Our First 30+ Day


Forge at an overlook

Decided to make up a bit of ground we had lost with all this heat and try for a thirty mile day. We camped about 5 miles outside of Boiling Springs and hiked through town to pick up our mail drop so we would have food for dinner in case we didn’t make it all the way to Duncannon the way we were planning. Continue reading

The Countdown Begins!

At the Half Way Sign

We passed the midpoint of the trail towards the end of the day on the 29th, but were confused because there was no marker like we had expected from the guidebook. When we got into camp that night, we talked with some other hikers who were similarly confused, until a southbounder came in and reported that just a half mile past the shelter was where the halfway marker was located. We had some good photo opportunities the next morning, they even had a post across from the marker so that we could set our camera there and take a photo of both of us! Continue reading

Hiking into Maryland and Hanging out with the Gandenbergers

Harpers Ferry Sign

Leaving Harpers Ferry we crossed a bridge that took us into Maryland, which meant after being in Virginia for over 3 weeks we have passed through a state in less than two days. Some people try for the four state challenge meaning they camp very close to the end of Virginia and then hike through West Virginia and Maryland. They make it into the southern edge of Pennsylvania with over 40 miles of distance under their belts for the day. We decided against the idea because we wanted a chance to see Harpers Ferry and visit with Greg and his wonderful family. Continue reading

Harpers Ferry, West Virginia

Hiccup and Forge at ATC Headquarters

We hiked the 20 miles from Bear’s Den Hostel, out of the state of Virginia where we have been for over three weeks, and into Harpers Ferry, West Virginia. We made it into town too late to go to the Appalachian Trail Conservancy headquarters, but we did enjoy some delicious pizza from a local pizzeria and have a good rest before exploring more the next morning, and going to the ATC headquarters to get our picture taken by their sign and be officially recorded as the 147 and 148th thru-hikers for this year to pass through. They keep photo albums of all the hikers that come through Harpers Ferry each year. It was fun to look through the old albums and see hikers we have met from previous years. Continue reading

Bear Commotion


Two more days of hiking saw us past the end of Shenandoah National Park, and to a campsite where, as I sat cooking dinner, an older bear cub came running over the ridge headed straight for us taking one look at us and realizing maybe he should run straight through our campsite he quickly changed course and sprinted over the ridge in a different direction. Needless to say we were extra careful in making sure we got all of our food and trash into our bear bags. The rest of the night was uneventful, and we were glad to have had an adorable bear experience and not the unsavory issue of being left without food.
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Shenandoah National Park, Bears, Slackpacking, and Good Friends

View in the Shenandoahs

We saw our first bear! We were hiking quickly to get to our campground for the evening because a thundercloud was rolling in, when we startled a bear cub that was sitting next to the trail. It took off too fast for us to get a picture, but with no mama bear in sight we decided it was best to get moving. So we spent the next ten minutes or so walking as fast as we could up an incline while talking loudly. Nothing bothered us, so I suppose our shortness of breath was worth it. Continue reading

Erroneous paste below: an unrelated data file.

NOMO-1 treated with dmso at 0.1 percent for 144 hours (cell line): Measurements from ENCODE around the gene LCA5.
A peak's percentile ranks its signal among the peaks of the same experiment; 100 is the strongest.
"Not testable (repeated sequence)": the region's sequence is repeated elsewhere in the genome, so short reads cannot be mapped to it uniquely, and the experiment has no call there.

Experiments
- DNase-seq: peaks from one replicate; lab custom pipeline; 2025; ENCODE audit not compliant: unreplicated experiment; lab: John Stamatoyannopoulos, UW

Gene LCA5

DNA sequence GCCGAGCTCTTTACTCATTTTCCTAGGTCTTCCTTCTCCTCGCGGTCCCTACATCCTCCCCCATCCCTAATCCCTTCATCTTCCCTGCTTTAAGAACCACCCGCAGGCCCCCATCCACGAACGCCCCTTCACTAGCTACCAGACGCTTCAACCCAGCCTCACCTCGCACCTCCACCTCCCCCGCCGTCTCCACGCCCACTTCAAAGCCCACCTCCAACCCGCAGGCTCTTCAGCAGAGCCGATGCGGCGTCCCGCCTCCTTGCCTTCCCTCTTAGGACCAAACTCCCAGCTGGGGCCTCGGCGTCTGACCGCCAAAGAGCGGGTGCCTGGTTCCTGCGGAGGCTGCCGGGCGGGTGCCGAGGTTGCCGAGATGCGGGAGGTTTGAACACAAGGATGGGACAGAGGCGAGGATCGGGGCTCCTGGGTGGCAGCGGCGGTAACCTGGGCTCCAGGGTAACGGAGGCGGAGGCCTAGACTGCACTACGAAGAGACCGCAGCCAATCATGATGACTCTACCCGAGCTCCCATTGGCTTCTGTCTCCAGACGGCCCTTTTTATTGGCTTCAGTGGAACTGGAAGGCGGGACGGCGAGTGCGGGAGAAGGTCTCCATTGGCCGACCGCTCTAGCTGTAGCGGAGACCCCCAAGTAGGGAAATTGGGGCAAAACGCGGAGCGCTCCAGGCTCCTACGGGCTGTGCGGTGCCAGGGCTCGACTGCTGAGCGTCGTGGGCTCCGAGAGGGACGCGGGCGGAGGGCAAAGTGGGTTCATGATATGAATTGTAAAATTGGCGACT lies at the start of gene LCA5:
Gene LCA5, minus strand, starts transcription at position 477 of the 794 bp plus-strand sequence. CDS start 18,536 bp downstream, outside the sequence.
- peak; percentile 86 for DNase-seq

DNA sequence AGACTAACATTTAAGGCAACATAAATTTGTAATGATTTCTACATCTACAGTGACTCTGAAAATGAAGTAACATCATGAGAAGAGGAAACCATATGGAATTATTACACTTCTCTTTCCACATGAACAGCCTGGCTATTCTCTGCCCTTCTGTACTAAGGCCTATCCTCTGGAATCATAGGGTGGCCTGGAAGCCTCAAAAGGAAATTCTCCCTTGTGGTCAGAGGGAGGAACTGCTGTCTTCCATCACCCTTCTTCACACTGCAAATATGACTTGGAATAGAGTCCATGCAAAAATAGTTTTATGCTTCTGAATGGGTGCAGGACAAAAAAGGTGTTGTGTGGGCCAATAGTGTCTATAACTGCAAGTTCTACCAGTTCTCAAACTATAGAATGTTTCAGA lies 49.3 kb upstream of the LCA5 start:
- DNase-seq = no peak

Lost Raincoats, and a Couple of Rest Days

New Shoes for Forge

Hiked a slow day from our resupply at a bed and breakfast in Montebello in some hot hazy weather, only to arrive at our campsite for the night, and for me to realize I had left my rain coat in our room. In normal life this might not be that big of a deal, but considering all of the cold rain we have had recently I was very aware of my need for a raincoat. When we are hiking my raincoat is important for helping me stay dry, for blocking out wind, and as the outer layer of my warmest clothes at this point. Basically, it is very important, and it was supposed to rain the next day! We went to bed having decided we would try and make the 27 mile hike all the way into Waynesboro, VA the next day so that if I did get completely soaked during the day at least I would have a warm and dry place to stay to look forward to. Continue reading

Fresh Grounds

Flowers beginning

We have been hearing stories of the trail angel named Fresh Grounds since Georgia, but we hadn’t managed to catch up with him until his last stop on the trail. He started in Georgia setting up at a location and feeding and helping out hungry hikers. He has an “all you can eat or carry” policy meaning feel free to help yourself to what is there and take some for dinner as well if you’d like. Continue reading

An Aptly Named Thunder Mountain

Spring is starting

The 6th was the rainiest day since we started the trail, and by the time we got to the shelter we were soaked, despite our rain gear. Fortunately the shelter was a very large, and very nice shelter. The Bryant Ridge Shelter had two stories of sleeping space, plus a lower area for cooking, eating, and in this case: hanging clotheslines to dry out clothing. The shelter had space for 20 people, and was full. This was just the first in several days of forecast rain, so we weren’t sure what would happen since all the shelters we would be coming to in the next few days only slept 6 people. Continue reading